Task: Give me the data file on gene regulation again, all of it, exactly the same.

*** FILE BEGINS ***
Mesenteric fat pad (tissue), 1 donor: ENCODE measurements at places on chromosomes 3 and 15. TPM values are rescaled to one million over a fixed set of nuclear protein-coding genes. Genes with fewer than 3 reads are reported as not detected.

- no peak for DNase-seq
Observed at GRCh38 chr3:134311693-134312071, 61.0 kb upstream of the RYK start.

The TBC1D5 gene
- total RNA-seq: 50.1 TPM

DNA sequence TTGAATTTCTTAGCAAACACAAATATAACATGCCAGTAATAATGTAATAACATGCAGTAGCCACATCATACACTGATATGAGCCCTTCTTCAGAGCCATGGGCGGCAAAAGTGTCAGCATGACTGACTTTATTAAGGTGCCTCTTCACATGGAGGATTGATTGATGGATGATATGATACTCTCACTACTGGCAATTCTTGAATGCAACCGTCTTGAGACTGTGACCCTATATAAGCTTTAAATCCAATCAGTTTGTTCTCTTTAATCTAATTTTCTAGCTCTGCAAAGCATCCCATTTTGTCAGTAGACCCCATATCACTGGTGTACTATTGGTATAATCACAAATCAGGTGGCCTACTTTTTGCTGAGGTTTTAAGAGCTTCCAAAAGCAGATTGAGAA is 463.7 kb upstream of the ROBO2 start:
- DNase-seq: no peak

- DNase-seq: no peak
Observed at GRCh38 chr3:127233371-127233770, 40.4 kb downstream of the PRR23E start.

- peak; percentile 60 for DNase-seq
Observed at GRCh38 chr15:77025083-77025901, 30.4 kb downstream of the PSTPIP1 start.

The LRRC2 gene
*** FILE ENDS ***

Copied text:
Mesenteric fat pad (tissue), 1 donor: ENCODE measurements at places on chromosomes 3 and 15. TPM values are rescaled to one million over a fixed set of nuclear protein-coding genes. Genes with fewer than 3 reads are reported as not detected.

- no peak for DNase-seq
Observed at GRCh38 chr3:134311693-134312071, 61.0 kb upstream of the RYK start.

The TBC1D5 gene
- total RNA-seq: 50.1 TPM

DNA sequence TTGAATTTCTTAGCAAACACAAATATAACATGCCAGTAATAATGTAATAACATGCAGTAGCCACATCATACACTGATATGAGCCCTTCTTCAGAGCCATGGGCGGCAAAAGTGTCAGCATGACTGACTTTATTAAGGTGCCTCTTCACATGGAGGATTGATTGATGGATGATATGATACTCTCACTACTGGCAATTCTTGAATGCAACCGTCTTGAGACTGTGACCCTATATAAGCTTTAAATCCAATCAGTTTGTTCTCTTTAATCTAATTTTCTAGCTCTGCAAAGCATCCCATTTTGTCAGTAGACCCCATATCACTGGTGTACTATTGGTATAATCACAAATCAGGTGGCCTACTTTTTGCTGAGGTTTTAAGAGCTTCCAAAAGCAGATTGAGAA is 463.7 kb upstream of the ROBO2 start:
- DNase-seq: no peak

- DNase-seq: no peak
Observed at GRCh38 chr3:127233371-127233770, 40.4 kb downstream of the PRR23E start.

- peak; percentile 60 for DNase-seq
Observed at GRCh38 chr15:77025083-77025901, 30.4 kb downstream of the PSTPIP1 start.

The LRRC2 gene